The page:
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Avoid Taping Electrical Cords

Question: Is it okay to put electrical tape around the sheathing of an electrical cord that is being used for a power tool?

Answer: In a December 16, 1998 interpretation letter, OSHA discussed the applicable construction industry standards regarding the use of electrical tape to repair minor damage (abrasions and cuts of limited depth) on the outer jacket of an extension cord. The following excerpt from that letter offers pertinent responses to this question.

Section 1926.416(e)(1) provides that 'worn or frayed electrical cords or cables shall not be used.' Superficial nicks or abrasions--those that only slightly penetrate the outer jacket of a flexible cord, and do not permit the cord to bend more in that area than in the rest of the cord--do not normally render a cord 'worn or frayed'. Therefore, there is no need to repair or replace such a cord.

Recommendation against taping. While taping these incidental abrasions and cuts does not necessarily violate any OSHA standard, it is recommended that employers not tape this type of damage for two reasons. First, 1926.403(a) requires that 'all electrical conductors and equipment shall be approved.' This standard precludes the use of approved electrical conductors and equipment if their characteristics are significantly altered. Applying electrical tape that is too thick or applying too much of it could change the cord's original flexibility and lead to internal damage. Second, the depth of the abrasions and cuts cannot be monitored to see if they get worse without removing the tape.

It should also be kept in mind that the heavy-duty extension cords commonly used on construction sites are designed to withstand a hostile environment. Damage to an extension cord that is bad enough to consider taping may be damaged beyond the jacket.

Tape may not be used to repair significant damage to cord jackets. Repair or replacement of a flexible cord (depending on its gauge) is required when the outer jacket is deeply penetrated, penetrated completely, or when the conductors of their insulation inside are damaged. Two provisions of the standard prohibit the repair of the jacket of a worn or frayed flexible cord with electrical tape. Section 1926.403(a) requires that the cord be approved.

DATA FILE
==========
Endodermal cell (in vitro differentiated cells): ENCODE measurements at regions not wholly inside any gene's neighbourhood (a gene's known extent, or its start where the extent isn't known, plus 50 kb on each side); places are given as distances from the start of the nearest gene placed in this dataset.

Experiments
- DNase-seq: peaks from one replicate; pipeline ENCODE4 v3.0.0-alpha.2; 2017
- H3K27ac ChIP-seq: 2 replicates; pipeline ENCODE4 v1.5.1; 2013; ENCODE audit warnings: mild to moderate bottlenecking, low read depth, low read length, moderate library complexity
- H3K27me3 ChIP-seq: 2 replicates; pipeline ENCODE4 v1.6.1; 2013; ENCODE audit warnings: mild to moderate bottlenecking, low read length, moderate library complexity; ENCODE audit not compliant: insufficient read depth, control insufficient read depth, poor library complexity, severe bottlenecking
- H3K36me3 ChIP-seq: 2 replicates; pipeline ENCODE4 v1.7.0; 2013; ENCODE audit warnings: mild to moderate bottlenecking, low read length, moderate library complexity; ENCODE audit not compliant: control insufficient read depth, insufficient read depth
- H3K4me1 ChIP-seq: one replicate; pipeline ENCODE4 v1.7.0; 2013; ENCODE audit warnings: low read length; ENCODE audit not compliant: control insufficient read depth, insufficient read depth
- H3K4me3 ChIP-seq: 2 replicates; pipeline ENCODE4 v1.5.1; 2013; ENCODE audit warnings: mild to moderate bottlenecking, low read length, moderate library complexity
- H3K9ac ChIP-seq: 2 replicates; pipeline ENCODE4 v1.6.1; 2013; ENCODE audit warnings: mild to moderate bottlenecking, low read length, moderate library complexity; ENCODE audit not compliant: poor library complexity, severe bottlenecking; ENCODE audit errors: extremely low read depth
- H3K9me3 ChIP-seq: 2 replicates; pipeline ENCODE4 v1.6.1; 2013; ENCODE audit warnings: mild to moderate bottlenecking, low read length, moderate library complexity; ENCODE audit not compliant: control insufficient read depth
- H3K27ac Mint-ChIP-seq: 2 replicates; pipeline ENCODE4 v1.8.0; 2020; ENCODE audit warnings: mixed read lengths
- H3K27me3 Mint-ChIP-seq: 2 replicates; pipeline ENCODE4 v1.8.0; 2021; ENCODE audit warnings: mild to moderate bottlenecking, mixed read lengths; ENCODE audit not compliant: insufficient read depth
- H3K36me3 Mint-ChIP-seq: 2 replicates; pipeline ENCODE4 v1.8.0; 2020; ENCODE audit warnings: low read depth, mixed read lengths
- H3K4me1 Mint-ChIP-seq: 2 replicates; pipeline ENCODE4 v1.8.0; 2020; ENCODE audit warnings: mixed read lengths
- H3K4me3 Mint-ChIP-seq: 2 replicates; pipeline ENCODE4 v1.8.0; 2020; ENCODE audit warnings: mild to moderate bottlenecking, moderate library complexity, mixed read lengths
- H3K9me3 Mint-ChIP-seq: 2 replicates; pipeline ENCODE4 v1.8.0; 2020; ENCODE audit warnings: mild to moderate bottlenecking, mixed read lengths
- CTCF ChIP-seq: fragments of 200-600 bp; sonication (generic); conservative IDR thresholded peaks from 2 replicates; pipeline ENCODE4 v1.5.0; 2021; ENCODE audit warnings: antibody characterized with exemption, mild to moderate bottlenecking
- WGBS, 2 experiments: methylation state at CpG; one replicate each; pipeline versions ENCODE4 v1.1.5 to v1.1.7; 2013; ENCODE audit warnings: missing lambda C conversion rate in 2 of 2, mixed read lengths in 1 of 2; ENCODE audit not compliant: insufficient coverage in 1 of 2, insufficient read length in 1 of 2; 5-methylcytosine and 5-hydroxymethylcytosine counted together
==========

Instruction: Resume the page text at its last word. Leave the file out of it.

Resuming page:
The original approval of the cord was based on the types of materials and construction used. As noted above, taping the cord can change the flexibility characteristics of the cord, which in turn can affect the amount of stress in the adjacent areas. This is of particular concern with respect to the grounding wire. Also, the jacket is designed both to prevent damage to the conductors and insulators inside, and to further insulate the conductors.

Taped repairs usually will not duplicate the cord's original characteristics; in most cases neither the jacket's strength nor flexibility characteristics will be restored. Therefore, tape repairs of the jacket may not be used to bring a worn or frayed flexible cord into compliance. In addition, 1926.405(g)(2)(iii) states that 'flexible cords shall be used only in continuous lengths without splice or tape. Hard service flexible cords No. 12 or larger may be repaired if spliced so that the splice retains the insulation, outer sheath properties, and usage characteristics of the cord being spliced.' This standard precludes the repair of flexible cords smaller than No. 12.'